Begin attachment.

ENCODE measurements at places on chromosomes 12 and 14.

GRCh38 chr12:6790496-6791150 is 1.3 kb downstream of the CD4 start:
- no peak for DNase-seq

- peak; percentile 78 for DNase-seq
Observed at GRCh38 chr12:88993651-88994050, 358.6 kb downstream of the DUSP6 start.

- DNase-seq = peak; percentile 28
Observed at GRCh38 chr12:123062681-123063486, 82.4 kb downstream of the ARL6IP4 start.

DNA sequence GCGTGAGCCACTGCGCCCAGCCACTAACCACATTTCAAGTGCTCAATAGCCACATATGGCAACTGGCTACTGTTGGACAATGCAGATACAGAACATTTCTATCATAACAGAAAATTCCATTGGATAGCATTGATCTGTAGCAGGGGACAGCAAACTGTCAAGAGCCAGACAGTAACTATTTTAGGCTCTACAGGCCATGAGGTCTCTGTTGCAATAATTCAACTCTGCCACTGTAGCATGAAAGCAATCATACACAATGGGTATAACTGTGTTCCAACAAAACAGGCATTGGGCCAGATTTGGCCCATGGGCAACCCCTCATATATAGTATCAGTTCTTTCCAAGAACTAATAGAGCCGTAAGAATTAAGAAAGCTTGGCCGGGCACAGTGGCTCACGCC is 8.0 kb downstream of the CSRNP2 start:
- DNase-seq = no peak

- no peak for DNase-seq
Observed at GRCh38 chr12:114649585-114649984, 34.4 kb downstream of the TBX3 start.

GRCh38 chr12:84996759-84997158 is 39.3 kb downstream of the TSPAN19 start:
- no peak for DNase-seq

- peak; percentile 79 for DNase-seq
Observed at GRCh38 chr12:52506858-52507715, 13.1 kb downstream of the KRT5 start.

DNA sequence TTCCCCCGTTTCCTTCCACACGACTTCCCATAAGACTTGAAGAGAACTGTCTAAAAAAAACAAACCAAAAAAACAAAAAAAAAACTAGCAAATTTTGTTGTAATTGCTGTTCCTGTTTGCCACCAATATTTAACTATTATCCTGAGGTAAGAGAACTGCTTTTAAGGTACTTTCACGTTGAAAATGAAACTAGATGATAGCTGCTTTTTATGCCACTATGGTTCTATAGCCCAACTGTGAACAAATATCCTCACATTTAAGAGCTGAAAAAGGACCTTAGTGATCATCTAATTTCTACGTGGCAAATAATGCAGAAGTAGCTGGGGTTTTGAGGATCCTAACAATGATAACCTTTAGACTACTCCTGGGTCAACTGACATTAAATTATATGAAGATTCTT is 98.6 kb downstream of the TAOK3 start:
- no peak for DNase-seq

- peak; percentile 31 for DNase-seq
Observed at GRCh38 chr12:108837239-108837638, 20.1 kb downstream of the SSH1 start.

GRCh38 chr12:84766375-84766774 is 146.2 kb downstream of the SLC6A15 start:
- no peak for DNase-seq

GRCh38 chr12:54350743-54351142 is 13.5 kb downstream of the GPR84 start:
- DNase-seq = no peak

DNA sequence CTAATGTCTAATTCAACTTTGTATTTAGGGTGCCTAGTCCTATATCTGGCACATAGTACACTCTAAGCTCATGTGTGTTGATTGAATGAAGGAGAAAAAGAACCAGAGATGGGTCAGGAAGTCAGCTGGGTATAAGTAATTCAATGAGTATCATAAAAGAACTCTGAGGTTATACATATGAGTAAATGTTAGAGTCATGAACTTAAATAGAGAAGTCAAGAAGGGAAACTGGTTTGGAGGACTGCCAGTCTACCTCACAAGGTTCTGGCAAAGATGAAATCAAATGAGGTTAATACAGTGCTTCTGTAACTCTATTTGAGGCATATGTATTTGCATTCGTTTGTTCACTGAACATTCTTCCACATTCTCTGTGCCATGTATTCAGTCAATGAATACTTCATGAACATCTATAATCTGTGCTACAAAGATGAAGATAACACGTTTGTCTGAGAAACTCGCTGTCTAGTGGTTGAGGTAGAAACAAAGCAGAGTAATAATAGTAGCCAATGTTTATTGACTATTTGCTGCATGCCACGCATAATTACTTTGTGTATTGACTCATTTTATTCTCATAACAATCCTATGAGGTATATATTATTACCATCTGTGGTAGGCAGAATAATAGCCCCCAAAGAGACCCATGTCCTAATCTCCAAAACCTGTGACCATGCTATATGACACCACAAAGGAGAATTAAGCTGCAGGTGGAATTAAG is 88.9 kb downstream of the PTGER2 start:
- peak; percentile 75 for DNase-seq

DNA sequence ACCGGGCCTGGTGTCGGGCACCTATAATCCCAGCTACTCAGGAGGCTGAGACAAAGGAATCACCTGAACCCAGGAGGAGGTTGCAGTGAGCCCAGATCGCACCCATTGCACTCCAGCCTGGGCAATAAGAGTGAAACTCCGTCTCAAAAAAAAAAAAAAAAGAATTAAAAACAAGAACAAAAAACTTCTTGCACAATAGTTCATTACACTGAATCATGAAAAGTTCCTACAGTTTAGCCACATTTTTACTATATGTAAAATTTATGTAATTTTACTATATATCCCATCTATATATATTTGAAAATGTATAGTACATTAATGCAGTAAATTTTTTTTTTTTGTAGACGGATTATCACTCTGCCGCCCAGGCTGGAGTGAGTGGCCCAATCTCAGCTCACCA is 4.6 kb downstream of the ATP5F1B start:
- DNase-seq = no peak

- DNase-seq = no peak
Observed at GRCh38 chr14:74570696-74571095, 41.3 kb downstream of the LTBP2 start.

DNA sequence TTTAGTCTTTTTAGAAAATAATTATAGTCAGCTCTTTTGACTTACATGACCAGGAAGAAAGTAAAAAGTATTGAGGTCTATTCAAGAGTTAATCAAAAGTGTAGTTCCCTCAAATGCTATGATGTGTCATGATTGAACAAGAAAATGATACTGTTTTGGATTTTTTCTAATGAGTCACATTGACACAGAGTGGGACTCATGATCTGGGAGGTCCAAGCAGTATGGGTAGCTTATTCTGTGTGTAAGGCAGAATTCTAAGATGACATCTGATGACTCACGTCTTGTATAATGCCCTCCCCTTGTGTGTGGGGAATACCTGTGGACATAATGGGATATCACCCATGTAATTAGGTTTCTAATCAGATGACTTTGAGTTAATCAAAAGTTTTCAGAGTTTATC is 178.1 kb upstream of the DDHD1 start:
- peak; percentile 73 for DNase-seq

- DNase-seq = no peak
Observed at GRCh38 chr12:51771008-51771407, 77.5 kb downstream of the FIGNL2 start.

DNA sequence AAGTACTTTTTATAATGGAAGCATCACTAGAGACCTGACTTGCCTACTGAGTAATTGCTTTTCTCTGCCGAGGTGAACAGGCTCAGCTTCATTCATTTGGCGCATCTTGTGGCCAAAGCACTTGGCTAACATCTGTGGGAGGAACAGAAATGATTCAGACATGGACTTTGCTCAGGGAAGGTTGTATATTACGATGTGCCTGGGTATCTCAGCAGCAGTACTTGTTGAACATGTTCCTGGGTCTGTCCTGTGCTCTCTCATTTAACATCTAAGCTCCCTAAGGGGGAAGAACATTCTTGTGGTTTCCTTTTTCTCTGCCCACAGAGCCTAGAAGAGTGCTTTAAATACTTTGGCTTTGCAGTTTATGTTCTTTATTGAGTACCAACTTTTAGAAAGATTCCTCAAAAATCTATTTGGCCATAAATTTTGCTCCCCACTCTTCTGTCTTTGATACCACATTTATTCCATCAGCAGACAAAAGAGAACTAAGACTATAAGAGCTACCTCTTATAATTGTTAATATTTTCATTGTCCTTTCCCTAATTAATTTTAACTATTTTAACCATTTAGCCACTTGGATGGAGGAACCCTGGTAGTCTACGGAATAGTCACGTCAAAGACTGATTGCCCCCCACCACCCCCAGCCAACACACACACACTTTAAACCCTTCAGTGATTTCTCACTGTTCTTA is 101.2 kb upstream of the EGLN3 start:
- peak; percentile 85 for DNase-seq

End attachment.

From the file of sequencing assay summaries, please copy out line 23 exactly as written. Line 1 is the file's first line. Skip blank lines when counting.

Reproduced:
- DNase-seq = no peak